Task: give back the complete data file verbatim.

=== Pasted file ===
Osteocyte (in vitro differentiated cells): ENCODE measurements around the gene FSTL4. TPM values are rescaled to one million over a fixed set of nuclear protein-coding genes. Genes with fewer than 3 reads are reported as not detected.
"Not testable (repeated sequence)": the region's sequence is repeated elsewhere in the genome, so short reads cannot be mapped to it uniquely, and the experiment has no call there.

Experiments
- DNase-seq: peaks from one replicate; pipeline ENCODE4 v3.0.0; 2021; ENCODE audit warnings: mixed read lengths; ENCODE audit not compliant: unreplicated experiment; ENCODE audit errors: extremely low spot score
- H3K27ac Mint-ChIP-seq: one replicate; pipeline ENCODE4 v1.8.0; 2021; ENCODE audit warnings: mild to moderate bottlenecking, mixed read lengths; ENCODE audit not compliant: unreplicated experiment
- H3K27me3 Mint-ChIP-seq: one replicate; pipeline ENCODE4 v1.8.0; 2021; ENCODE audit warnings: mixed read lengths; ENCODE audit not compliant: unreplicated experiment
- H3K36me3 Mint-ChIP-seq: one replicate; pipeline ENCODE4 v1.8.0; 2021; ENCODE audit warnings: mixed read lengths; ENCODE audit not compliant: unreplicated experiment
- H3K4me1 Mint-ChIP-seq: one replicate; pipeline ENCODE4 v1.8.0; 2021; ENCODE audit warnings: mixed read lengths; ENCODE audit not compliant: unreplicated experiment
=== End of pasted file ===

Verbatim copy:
Osteocyte (in vitro differentiated cells): ENCODE measurements around the gene FSTL4. TPM values are rescaled to one million over a fixed set of nuclear protein-coding genes. Genes with fewer than 3 reads are reported as not detected.
"Not testable (repeated sequence)": the region's sequence is repeated elsewhere in the genome, so short reads cannot be mapped to it uniquely, and the experiment has no call there.

Experiments
- DNase-seq: peaks from one replicate; pipeline ENCODE4 v3.0.0; 2021; ENCODE audit warnings: mixed read lengths; ENCODE audit not compliant: unreplicated experiment; ENCODE audit errors: extremely low spot score
- H3K27ac Mint-ChIP-seq: one replicate; pipeline ENCODE4 v1.8.0; 2021; ENCODE audit warnings: mild to moderate bottlenecking, mixed read lengths; ENCODE audit not compliant: unreplicated experiment
- H3K27me3 Mint-ChIP-seq: one replicate; pipeline ENCODE4 v1.8.0; 2021; ENCODE audit warnings: mixed read lengths; ENCODE audit not compliant: unreplicated experiment
- H3K36me3 Mint-ChIP-seq: one replicate; pipeline ENCODE4 v1.8.0; 2021; ENCODE audit warnings: mixed read lengths; ENCODE audit not compliant: unreplicated experiment
- H3K4me1 Mint-ChIP-seq: one replicate; pipeline ENCODE4 v1.8.0; 2021; ENCODE audit warnings: mixed read lengths; ENCODE audit not compliant: unreplicated experiment